Tuesday, January 19, 2016

9/23 – The Burren, County Clare

9/23 – The Burren, County Clare
More pics here.

On Wednesday, we took an epic tour of the Burren. This is both a geologic/ecological region and a cultural/geographical region. The Burren is a limestone area upon which unique things grow. This region has joined the Slow Food movement and is capitalizing on their unique place, craftspeople, and identity. They are interconnected to one another, passing along tips on where to go to tourists, using each other’s products, and generally promoting the local sites and people in an interconnected way. I was very inspired that Sacramento, Yolo, and Solano counties could do something similar!

We visited a salmon smokehouse, where we got to see one of three smoking ovens in the world that can both cold and hot smoke. This is because an Irishman married a Norwegian, and neither wanted to give up their version of smoking salmon. The salmon was so good, we bought a ton of it to be shipped back to our house. We drove through darling Lisdoonvarna, and I would consider staying there next time, and visiting Doolin and the cliffs as a day trip. Lisdoonvarna is a bit bigger but still charming, and seems to have more amenities than tiny Doolin.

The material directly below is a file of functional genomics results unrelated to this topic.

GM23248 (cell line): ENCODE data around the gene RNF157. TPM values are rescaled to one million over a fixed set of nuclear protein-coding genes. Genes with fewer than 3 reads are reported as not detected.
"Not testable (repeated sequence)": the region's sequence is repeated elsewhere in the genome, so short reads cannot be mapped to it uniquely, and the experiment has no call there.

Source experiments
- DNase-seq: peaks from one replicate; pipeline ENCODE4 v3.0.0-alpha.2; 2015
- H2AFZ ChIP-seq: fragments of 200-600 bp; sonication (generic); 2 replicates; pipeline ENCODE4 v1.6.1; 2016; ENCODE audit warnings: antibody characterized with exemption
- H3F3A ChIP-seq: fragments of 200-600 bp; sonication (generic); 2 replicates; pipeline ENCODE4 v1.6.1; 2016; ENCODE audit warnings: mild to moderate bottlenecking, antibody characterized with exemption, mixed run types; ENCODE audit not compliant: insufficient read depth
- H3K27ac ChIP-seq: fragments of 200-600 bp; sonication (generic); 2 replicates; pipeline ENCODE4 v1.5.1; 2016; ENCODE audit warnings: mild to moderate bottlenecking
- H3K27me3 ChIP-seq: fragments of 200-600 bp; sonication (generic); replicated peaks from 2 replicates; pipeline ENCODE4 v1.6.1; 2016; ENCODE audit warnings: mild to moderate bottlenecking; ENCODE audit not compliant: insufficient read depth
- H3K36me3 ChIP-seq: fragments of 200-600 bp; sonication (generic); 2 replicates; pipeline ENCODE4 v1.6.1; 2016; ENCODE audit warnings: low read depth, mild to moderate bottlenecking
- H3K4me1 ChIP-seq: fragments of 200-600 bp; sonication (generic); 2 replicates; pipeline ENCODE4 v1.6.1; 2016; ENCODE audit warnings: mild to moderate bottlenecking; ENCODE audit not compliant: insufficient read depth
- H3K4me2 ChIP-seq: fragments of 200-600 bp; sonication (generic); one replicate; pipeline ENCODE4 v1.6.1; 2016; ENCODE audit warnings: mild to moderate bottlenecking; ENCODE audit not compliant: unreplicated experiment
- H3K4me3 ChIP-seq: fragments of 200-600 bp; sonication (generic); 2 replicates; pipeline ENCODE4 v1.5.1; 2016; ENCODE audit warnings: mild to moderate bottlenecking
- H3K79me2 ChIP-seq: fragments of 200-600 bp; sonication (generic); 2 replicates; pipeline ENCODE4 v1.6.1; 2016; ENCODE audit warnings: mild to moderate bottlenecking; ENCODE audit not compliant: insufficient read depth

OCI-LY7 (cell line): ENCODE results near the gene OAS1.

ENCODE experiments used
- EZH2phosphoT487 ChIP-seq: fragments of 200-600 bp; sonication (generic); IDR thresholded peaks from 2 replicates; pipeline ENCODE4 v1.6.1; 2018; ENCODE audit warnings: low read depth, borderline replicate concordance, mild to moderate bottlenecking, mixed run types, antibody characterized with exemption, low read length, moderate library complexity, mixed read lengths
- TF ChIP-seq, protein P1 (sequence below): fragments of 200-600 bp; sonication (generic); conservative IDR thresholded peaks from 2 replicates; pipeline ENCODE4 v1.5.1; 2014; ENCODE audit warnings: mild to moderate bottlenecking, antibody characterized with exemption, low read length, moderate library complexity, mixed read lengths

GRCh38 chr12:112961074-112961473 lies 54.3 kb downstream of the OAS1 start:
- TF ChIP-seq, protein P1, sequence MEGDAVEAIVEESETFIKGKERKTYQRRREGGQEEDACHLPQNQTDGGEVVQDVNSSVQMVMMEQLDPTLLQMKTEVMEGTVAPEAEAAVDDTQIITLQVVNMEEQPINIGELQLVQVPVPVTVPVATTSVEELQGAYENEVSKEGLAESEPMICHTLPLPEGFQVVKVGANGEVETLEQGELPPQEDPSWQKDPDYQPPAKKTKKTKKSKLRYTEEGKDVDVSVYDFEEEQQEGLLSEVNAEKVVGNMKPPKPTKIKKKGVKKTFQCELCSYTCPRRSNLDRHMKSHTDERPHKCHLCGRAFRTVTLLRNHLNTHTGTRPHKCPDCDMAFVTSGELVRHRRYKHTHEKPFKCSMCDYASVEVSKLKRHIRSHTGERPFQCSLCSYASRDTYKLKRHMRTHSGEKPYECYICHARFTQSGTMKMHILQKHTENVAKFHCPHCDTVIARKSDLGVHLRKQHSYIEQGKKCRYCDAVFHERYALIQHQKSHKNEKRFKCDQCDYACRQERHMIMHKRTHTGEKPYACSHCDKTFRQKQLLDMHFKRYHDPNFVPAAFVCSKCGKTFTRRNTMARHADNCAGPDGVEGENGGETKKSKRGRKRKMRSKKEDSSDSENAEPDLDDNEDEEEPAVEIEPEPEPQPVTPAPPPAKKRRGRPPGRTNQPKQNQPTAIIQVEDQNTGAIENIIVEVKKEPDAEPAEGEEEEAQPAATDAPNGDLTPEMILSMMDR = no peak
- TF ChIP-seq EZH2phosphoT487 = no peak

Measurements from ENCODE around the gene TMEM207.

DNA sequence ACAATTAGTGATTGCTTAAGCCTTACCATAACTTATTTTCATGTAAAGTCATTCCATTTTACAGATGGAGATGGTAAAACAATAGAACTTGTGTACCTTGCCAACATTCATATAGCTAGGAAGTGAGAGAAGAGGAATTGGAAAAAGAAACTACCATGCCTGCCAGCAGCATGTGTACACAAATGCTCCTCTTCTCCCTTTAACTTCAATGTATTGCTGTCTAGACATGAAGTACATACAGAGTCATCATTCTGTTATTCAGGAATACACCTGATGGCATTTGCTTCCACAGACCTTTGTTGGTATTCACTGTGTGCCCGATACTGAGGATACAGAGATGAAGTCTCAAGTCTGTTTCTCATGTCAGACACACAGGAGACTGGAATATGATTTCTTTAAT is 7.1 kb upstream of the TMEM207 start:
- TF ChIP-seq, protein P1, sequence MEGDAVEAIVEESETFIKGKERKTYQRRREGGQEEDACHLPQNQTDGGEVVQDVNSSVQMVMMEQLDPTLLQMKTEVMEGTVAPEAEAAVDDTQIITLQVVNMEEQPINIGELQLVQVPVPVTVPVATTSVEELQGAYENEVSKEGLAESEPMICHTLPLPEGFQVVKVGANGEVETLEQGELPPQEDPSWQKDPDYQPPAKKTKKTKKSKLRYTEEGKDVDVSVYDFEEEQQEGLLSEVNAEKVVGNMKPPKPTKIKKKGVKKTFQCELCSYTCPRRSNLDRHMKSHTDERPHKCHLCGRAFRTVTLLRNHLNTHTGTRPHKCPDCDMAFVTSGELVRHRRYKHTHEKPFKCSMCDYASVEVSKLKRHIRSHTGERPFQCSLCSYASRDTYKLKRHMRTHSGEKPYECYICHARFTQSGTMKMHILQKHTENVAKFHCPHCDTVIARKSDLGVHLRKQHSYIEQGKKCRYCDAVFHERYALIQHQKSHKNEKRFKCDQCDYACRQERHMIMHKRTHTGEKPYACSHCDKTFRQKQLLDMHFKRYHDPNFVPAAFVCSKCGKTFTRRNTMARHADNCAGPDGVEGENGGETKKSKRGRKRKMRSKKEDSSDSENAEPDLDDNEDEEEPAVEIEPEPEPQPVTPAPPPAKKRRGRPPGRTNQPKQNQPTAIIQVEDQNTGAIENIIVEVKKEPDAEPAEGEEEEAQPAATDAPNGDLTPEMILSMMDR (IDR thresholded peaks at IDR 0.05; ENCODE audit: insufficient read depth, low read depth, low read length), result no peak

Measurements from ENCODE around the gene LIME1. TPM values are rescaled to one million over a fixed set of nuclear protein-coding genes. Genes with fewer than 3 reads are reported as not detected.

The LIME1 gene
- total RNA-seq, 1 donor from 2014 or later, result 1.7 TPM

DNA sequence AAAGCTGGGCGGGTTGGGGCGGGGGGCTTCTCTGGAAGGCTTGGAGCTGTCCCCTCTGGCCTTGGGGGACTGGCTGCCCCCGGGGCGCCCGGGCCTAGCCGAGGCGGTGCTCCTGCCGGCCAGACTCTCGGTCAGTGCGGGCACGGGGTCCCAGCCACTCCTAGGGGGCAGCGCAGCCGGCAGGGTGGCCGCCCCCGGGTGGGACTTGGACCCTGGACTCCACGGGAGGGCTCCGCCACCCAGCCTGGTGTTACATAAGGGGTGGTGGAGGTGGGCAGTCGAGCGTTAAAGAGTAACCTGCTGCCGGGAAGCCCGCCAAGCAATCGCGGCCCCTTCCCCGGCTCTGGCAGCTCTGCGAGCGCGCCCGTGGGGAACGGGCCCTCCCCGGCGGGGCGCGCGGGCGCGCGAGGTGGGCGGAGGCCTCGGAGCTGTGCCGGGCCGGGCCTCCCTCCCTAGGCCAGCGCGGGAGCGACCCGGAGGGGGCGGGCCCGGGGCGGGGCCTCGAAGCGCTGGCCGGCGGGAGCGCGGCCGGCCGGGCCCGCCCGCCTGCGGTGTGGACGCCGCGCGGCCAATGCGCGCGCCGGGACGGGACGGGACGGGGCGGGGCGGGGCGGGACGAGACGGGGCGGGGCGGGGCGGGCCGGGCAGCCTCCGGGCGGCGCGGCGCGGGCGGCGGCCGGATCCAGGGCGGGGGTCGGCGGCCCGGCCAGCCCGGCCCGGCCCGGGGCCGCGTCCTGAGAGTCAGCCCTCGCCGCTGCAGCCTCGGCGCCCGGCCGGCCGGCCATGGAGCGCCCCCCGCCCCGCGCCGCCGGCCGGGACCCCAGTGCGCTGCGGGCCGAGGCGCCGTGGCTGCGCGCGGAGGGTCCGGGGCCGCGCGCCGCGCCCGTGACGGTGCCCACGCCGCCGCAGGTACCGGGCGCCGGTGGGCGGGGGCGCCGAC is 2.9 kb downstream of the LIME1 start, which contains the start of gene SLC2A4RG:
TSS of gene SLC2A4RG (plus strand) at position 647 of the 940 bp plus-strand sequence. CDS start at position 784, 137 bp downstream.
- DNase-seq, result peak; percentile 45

Next up was a swing through the Aillwee Cave and Birds of Prey Center. We did not need to pay money to go in a cave (this seems to be a big thing in Ireland) but we were happy to part with Euro’s too see raptors!  We learned all sorts of facts about new species via audio guide through the cages, and watched part of a flying demonstration. There are only a few Irish raptor species, including a few we also have in the US. There were plenty of rescued Harris hawks – likely because falconry is a big deal still, and Harris hawks are commonly used for the sport.  We saw several owl species, a couple of giant eagles and vultures, and the charismatic Bateleur eagle

One of the keepers let us get close to a rescued local hawk who was close to being re-released. As a non-permanent resident, he wanted her put away before the tour bus crowds showed up, since she was meant to return to the wild and should not get used to humans, but he stopped to show us her dramatic tail feathers and how her features were adapted for her particular flight and hunting patterns. We grabbed a snack at the gift shop while also sneaking a peak at how the local Ailwee Burren Gold cheese was made – it was amazing to see the giant vats of milk and cream being stirred, and the almost-as-large wheels of cheese aging! Our snack sounded great: a local Ailwee cheese bap sandwich. Turns out, a bap is a type of roll, and referred to the bun the cheese came on. It was slathered with ketchup – so it was a bit like a hamburger minus all the interesting parts! Just bread, cheese, and ketchup. Not bad, but not very interesting!